I am writing to respond to the currently open public consultation on the proposed tree works on Lammas Land. I would like to formally object to the proposals. My main reason for objecting is that I believe decisions on significant tree works such as these ought be made in public, at a council meeting, by elected councillors. As I understand it, according to the council’s tree works protocol, a formal objection is required to prevent council officers from going ahead with the work without this happening.
I note that the council’s tree officers appear to have determined that these works did not warrant a meeting to explain the proposals (the council has not provided such a meeting prior to the public consultation). I would like to see more detailed consultation, including a presentation of the councils long term plans for the area, and would hope that objecting and thereby delaying the work for a period would enable this. I think there has been far too little consideration of planning planting for the future of this space included in the proposals. I feel the consultation so far has been very low key, and has been conducted during a period when many are on holiday.
Some of the trees are in the latter stages of their lives and are deteriorating and I completely agree that trees in city centre public spaces such as this ought to be felled before they fall down. Trees 97 and 204 are clearly trees which it is time to fell, however felling some of the others simply because they are too close to the tennis courts or threaten the perfect formation of nearby trees is in my view getting excessively chainsaw happy.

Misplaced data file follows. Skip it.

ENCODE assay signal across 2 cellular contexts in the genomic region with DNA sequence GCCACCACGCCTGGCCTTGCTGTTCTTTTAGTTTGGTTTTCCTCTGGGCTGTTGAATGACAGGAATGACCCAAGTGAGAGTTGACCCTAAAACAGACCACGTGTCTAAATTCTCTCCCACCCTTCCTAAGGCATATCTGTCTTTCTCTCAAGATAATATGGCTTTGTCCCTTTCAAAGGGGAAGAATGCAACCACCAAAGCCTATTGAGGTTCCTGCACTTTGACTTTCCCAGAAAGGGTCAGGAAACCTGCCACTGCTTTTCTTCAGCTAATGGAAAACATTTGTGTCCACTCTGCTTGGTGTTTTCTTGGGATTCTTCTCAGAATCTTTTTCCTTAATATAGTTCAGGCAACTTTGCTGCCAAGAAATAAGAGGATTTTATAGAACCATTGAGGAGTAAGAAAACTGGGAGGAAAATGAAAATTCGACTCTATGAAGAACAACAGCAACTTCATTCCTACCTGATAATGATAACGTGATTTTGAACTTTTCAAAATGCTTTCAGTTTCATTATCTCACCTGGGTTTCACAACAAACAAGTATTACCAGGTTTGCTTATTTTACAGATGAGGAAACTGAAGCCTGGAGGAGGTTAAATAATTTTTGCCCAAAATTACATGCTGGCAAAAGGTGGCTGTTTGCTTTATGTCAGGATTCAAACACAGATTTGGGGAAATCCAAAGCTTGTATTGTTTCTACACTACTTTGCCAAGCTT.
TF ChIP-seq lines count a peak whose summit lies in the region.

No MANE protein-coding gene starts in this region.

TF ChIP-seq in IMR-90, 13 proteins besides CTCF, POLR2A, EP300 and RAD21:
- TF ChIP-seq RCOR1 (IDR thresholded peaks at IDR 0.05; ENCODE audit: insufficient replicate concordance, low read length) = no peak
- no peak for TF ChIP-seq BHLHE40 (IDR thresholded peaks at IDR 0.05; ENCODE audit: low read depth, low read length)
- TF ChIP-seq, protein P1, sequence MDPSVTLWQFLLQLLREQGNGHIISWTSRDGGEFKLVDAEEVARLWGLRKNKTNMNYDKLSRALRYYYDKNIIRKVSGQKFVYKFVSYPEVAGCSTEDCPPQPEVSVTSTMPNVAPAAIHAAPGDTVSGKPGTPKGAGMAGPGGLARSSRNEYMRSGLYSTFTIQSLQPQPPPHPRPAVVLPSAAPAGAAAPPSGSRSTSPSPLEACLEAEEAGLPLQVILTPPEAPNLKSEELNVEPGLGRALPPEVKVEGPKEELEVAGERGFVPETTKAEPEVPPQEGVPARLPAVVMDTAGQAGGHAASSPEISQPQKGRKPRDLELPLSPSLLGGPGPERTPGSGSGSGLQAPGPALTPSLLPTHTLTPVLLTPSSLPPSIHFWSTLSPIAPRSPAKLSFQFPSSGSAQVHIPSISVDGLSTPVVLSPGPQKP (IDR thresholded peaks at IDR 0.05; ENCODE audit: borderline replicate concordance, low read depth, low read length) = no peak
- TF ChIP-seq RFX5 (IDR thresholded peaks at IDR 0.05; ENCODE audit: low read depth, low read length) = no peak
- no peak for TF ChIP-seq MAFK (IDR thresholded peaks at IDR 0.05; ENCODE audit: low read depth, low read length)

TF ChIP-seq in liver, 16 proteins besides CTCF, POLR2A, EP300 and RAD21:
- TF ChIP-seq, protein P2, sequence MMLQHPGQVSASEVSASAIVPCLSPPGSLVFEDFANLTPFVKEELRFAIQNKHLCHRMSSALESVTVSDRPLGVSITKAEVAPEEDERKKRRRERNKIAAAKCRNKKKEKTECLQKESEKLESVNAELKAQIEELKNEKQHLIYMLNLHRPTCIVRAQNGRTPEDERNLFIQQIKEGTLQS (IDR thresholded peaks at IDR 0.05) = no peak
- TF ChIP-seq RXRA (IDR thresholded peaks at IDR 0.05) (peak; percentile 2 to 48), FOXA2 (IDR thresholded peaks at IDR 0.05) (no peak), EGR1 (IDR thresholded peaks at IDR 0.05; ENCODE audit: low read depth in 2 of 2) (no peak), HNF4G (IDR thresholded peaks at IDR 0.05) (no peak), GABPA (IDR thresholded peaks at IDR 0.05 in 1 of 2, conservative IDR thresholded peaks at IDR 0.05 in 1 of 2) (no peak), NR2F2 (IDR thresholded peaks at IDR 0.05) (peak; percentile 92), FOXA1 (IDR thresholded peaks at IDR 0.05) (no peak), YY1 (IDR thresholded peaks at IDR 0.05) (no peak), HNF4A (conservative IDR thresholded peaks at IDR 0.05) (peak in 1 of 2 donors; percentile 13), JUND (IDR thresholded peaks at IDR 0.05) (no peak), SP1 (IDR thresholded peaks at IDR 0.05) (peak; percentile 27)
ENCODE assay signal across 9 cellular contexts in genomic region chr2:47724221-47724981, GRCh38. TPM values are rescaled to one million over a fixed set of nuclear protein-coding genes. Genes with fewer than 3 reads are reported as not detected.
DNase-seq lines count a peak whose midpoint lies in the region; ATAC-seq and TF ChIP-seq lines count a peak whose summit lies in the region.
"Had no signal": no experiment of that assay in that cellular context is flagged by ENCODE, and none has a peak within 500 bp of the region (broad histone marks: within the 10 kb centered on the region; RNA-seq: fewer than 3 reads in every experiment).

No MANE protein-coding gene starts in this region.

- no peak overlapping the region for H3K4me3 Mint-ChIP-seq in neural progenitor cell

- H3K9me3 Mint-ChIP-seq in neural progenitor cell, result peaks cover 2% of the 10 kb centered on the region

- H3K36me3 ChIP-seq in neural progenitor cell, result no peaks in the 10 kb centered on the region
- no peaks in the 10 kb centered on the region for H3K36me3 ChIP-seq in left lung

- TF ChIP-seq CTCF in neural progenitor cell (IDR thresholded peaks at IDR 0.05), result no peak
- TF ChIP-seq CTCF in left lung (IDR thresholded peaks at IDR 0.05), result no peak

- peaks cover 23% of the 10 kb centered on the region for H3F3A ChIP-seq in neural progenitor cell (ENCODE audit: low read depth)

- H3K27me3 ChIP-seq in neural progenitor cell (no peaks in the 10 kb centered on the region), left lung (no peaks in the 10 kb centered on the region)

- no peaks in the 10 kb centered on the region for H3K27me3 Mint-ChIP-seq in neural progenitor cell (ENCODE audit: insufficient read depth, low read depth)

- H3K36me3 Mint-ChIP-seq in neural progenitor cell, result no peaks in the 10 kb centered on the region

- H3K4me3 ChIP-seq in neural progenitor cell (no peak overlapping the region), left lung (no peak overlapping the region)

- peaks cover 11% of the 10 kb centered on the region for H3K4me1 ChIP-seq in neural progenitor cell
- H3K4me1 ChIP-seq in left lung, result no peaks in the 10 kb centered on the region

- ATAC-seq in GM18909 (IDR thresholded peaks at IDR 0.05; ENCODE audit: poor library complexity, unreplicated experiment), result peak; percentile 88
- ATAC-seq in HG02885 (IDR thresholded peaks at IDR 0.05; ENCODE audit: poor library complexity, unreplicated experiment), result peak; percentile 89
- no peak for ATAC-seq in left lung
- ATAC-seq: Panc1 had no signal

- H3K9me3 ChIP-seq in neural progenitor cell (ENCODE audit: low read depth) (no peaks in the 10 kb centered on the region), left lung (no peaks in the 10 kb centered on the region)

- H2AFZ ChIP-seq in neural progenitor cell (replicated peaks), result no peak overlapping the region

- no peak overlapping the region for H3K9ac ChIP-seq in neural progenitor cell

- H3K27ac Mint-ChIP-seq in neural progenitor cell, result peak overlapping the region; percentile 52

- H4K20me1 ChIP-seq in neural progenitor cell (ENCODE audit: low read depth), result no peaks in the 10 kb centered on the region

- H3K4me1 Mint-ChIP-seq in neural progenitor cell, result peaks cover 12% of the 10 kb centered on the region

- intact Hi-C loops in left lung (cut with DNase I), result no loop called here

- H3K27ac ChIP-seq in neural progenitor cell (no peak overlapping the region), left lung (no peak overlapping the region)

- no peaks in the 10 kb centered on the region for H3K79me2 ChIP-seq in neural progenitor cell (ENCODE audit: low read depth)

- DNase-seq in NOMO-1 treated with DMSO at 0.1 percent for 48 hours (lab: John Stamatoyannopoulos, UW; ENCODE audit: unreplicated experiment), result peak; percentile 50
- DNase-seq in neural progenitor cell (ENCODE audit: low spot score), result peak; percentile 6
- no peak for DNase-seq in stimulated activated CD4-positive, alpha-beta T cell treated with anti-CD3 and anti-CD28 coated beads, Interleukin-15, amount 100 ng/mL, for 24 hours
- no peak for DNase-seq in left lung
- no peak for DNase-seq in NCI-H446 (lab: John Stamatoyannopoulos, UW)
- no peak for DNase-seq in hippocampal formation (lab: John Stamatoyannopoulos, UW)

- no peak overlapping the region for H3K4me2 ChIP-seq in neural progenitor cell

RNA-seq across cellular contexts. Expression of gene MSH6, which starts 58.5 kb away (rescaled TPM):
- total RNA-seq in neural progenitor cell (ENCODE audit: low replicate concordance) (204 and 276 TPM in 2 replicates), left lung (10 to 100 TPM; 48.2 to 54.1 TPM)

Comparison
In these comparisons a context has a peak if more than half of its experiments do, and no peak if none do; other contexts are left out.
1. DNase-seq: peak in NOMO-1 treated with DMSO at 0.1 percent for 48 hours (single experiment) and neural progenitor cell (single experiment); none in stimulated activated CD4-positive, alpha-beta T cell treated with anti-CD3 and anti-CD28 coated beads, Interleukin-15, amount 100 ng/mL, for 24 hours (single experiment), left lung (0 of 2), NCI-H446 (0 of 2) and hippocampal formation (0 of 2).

- Trees 150 and 146 – Norway maples adjacent to the foot and cycle path to the north of the bowling green.
The report recommends felling these trees as they are becoming contorted as a result of growing too near other trees. I disagree that this is problem. It is highly desirable for the tree planting to be dense in this area as it shields the bowling green from the path and roads. I would rather have the trees present and slightly misshapen, than removed. I believe the trees currently help to create an environment which it is pleasant to walk and cycle through.
- Trees surrounding the tennis court.
I disagree that these trees’ structures will be damaged by trimming them to keep them off the tennis court to such an extent that they need to be felled. I think the benefits of this screen being in place far outweigh whatever problem there is with keeping the trees clear of the tennis court. I would not object to one or two trees being removed to thin out the planting and give the remaining trees a better chance of developing into great trees with a long life expectancy, but feel the current proposals involve too much felling.
- Tree 217 – Purple leaf Norway maple
This recently planted young tree looks vigorous and healthy to me, I therefore disagree with the council officers’ contention that it is in terminal decline. If councillors did agree with the officers I would suggest and support replacing the tree with one of about the same size – a like for like replacement – this might be a good idea if the chances of a good quality tree growing in this spot could be increased.
- Tree 33 – Silver maple
This is exactly the kind of decision which I think ought be made by councillors, on the basis of advice from experts. I think that the value of this tree has been increased by the loss of its neighbor. The council needs to publically decide just how much risk it is prepared to take, and determine if this tree is too likely to fall over, or have a major branch split suddenly or not. My inclination would be to leave it until / unless it poses a significant immediate threat.
- Trees 94 and 95 – the Substantial false acacia trees at the Newnham Road / Barton Road Junction